Intentional deforestation in rainforests has gained much attention, but in a report in the Feb. 27 edition of the British science journal Nature, a Michigan State University researcher discovers that beneath the heavy smoke of intentional burns lie unintentional out-of-control fires that are devouring millions of acres of forests.
These rainforest fires are much more frequent than these ecosystems can resist, said the papers author, Mark Cochrane, a research scientist at Michigan States Center for Global Change and Earth Observations. These fires are flying under the radar and people dont realize whats happening. If frequent burning of these forests continues, well end up with a very different ecosystem.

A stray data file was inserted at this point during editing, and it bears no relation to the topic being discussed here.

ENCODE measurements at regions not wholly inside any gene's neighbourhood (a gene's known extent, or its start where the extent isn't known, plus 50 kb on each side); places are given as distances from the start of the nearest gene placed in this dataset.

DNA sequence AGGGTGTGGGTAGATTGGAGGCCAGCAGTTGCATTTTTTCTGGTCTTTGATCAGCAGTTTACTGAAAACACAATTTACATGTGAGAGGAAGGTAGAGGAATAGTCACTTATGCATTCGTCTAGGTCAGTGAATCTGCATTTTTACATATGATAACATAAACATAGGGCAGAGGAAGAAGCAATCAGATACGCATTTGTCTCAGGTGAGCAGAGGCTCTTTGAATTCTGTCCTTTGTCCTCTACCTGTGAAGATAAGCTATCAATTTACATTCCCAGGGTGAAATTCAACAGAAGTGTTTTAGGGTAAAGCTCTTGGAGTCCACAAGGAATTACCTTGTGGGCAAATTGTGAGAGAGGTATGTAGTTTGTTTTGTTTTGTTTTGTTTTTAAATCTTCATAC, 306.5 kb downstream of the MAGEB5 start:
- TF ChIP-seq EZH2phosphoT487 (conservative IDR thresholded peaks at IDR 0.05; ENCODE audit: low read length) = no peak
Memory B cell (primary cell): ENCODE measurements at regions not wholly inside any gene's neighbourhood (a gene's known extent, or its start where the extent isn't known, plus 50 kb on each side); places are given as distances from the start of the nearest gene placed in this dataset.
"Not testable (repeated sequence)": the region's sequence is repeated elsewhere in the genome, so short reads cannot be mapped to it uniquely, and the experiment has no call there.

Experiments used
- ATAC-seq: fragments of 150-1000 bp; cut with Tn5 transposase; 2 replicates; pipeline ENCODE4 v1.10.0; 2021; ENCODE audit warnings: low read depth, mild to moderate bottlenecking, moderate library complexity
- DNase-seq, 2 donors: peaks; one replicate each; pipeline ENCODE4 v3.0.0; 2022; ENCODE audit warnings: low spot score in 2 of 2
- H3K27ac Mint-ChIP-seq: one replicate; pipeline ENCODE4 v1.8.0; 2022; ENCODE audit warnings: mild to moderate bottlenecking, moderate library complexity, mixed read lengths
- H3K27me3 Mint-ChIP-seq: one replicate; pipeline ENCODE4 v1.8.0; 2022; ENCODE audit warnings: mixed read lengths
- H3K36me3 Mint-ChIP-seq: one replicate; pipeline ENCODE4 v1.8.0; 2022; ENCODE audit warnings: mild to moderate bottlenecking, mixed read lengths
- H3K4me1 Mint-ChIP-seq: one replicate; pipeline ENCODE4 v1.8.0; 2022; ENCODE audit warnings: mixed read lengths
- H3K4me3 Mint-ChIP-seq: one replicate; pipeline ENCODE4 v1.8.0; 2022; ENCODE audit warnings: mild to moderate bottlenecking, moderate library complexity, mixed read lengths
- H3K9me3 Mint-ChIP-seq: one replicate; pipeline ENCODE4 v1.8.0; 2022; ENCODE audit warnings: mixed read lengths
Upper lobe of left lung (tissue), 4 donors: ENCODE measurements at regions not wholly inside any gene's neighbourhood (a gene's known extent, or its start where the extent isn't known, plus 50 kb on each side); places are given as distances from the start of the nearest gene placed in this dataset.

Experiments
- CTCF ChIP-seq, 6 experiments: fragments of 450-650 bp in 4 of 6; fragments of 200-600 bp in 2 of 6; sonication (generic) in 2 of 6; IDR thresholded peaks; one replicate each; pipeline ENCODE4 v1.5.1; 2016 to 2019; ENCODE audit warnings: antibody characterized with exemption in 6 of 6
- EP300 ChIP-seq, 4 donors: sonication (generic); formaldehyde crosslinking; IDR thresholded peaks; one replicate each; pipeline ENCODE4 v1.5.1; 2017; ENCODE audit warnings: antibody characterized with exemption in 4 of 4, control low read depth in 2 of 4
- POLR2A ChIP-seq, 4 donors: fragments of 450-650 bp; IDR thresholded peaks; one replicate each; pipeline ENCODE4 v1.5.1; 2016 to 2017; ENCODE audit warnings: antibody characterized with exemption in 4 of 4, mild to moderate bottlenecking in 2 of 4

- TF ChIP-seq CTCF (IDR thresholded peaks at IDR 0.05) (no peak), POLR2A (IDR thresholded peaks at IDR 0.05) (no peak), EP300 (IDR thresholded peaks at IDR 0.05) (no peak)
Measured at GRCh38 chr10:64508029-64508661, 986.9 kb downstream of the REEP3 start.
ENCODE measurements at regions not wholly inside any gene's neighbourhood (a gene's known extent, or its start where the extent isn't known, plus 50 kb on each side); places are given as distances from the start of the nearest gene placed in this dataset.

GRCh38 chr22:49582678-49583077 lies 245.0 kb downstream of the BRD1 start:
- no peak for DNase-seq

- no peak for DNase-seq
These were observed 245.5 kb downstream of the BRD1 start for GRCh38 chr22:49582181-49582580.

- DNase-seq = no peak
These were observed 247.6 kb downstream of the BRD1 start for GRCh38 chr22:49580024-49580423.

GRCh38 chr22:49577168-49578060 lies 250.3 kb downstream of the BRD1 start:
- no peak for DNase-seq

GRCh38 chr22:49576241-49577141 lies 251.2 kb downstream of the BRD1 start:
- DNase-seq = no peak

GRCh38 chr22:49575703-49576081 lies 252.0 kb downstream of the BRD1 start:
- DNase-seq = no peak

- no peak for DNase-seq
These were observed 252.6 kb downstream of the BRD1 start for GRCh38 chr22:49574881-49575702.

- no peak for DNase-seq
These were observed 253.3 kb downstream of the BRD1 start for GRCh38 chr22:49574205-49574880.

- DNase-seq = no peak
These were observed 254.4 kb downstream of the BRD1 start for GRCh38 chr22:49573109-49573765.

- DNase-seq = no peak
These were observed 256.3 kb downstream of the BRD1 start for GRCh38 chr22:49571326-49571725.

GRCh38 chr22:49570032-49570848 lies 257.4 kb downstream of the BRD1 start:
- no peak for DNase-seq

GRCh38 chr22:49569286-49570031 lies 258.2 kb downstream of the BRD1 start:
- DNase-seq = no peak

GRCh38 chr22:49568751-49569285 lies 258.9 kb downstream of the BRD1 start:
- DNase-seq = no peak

Cochrane studied satellite images and explored tropical rainforests and surrounding areas of human encroachment in Latin America. Other research has shown that fires pose similar threats in Southeast Asia and Africa. His results underscore a crucial need to better understand how fire behaves in rainforests and how unintended fires can be detected and contained.
Fire in a rainforest behaves differently than fire in temperate forests, such as in North America. Rather than rage, rainforest fires initially often creep slow and low along the bottom of the dense tropical growth. Cochrane said what they lack in drama, they make up for in ferocity. The bark of most tropical trees is thin. A small ground fire snaking through the rainforest can mortally wound 40 percent of the trees.
Often, its a slow death. Small trees go first. Older trees eventually fall. The forest is thinned and weakened, leaving it susceptible to more fires, which have a greater chance of gaining strength to a full-fledged in
Contact: Mark Cochrane
Michigan State University